For example, I was walking with a big group of about 20 startup colleagues looking for a place to eat.  Granted it is a bit late in the evening.  With me were successful business people with a lot of money and influence.  Will not drop names but if they read this post they will know who they are.  So we were turned town restaurant after restaurant because they were closing shortly.  It felt like Joseph and Mary looking for an inn.  In the West, this would be unheard of.  As long as there are customers, the restaurant or business would stay open.  You don’t kick out your customers even if it is after closing.  You want to make sure your customers are happy with the shopping and dining experience.  The point is that had the restaurant stayed open just an hour more to serve us, it would have earned enough profit to cover the next day at least.  Plus the staff would have been tipped quite well, probably doubled their intake that day.   However, ‘the customer is here for us’ mentality allowed an awesome earning opportunity to slip through their hands. 


I understand how hard it is to work in the service industry.   I helped my family run a successful motel by the shores of New Jersey and I have worked as a waiter as well as a supermarket cashier in the past.  Some customers can be really unpleasant.   However, as my father always said, ”Customer is king.” 

Part of the reason for the worker apathy is that the wages are not very high.  So there aren’t any incentive to smile or enjoy their work.  Another reason is that in the CEE region, people are not taught to feel responsible for their actions.   Because you are punished greatly for your mistakes, people feel the less I do, the less trouble I will have.  It is almost more preferable to be, ‘just another brick in the wall. 

People complain why are we not living at the levels of our Western counterparts.  Or why hasn’t Poland had a big success yet.  I would offer that a lot of it has to do with what goes on in your heads.  No matter how great your product or service is, you will never close the deal or make the sale if your customer is annoyed.  One of my American friends joked the other night that he was going to create a really disruptive startup here in Krakow and it is called… wait for it…. Service.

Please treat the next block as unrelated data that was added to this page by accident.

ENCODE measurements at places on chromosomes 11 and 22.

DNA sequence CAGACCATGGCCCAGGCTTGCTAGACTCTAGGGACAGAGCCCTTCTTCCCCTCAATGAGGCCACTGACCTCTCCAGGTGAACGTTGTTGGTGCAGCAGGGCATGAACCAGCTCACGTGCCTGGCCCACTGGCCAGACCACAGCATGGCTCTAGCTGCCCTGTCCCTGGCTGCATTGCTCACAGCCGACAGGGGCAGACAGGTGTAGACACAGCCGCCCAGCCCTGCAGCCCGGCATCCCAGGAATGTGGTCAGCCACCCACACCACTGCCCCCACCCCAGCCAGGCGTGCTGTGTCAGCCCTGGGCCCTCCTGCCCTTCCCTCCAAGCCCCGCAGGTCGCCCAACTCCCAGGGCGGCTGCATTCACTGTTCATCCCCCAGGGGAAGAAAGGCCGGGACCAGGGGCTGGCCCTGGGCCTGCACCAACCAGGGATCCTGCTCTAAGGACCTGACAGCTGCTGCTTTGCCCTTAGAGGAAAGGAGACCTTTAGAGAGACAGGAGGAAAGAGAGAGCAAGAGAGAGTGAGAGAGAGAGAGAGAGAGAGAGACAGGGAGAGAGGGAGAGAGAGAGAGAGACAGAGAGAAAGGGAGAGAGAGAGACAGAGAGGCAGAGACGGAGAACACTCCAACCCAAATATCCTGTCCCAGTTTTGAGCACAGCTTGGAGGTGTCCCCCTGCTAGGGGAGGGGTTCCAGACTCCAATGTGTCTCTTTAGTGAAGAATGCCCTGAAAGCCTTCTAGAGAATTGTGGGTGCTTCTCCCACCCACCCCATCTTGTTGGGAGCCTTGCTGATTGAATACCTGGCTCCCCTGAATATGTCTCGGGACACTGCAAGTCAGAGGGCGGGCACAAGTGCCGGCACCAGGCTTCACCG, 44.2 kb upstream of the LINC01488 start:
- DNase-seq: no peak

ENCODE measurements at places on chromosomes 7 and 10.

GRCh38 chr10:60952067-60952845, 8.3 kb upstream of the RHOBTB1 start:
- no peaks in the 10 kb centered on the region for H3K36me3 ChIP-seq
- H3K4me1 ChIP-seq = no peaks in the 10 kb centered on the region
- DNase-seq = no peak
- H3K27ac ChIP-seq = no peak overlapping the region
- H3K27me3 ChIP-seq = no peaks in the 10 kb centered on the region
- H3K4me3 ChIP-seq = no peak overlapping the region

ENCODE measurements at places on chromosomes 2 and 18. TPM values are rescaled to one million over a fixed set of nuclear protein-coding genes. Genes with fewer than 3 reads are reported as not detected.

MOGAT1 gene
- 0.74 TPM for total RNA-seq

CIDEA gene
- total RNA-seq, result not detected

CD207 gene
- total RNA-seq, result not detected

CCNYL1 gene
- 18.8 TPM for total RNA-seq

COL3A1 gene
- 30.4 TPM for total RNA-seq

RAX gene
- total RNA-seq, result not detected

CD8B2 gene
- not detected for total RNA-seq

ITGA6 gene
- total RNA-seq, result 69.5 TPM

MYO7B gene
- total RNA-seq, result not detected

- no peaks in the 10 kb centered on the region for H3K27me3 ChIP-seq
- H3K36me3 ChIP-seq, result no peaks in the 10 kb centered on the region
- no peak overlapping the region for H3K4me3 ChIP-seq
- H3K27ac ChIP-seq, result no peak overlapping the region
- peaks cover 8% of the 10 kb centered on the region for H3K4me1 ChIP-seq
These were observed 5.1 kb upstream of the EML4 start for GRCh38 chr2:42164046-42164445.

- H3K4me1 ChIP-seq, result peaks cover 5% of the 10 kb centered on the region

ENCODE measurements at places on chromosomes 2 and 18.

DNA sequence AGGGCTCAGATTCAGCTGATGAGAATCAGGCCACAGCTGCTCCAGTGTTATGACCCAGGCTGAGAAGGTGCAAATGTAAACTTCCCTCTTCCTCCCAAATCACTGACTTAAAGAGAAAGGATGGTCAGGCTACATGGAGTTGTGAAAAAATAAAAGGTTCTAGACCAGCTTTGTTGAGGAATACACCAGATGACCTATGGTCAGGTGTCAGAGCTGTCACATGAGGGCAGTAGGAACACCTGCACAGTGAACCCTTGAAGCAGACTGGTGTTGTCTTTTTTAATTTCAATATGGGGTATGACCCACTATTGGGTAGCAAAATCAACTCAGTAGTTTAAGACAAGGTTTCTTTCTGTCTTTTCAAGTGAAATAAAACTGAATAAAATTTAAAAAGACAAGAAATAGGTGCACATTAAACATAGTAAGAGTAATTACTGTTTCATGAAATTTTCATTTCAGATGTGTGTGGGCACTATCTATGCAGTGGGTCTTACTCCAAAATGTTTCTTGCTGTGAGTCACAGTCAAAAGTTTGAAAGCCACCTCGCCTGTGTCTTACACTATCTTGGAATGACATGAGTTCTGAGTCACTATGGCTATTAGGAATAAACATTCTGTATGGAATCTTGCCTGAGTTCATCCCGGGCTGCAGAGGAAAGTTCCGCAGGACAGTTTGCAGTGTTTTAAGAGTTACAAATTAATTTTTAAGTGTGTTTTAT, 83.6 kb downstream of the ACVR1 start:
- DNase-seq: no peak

Why should the CEE especially Poland care? 

With the rise of the Chinese middle class there are all of a sudden a large amount of rich people wanting to leave China and travel.  A large part of them would like to travel to Europe.  Now places like London and Paris have already established a strong brand so they have no problems getting tourists.  Germany has good beer and tons of composers of classical music as well as Karl Marx.  Austria and Swtizerland have the Alps.  Budapest has always had good relations to the Chinese community living there so they are good.  In China, Prague has also built quite a following.  You ask any Chinese person about Poland….. you will get mostly shoulder shrugs.  Based on what I, as an Asian have experienced thus far, the future does not bode well.  So Poland has to level up their customer service game big time.   Treating them well is important especially now.   You have a clean slate to start making wonderful impressions.  You might want to make getting a Visa easy for them as well.   You want to create a really good atmosphere and make sure they have fun.  An insider’s tip, a good friend’s recommendation is worth way more in China than in the west.  So the question Poland has to ask itself is, do you want to have a piece of the over $100 billion Chinese tourism pie or are you simply too busy and want to close up shop because it is getting late?

Thank you for reading another one of my posts done just for you!  If you liked what you read please share it by using one of the buttons up top and check out other posts in this blog.  I don’t want you to miss out on future posts so please follow me on Twitter @Eurodude23 If you haven’t done it already, please like my fan page by clicking here See you next time!


  1. The level of customer service in the UK and the US is absolutely appalling.

    UX and CRM are euphemisms to avoid customer churning and enhance revenue
    flows. I spend hours every week attempting to understand the tricks and traps of business offerings, from Airlines, ISP providers, banks, investment houses, insurance companies - everybody.
    One of the joys of Krakow is being treated like a valued customer when I check into a hotel when I arrive.

    This link gives an accurate understanding of our realities.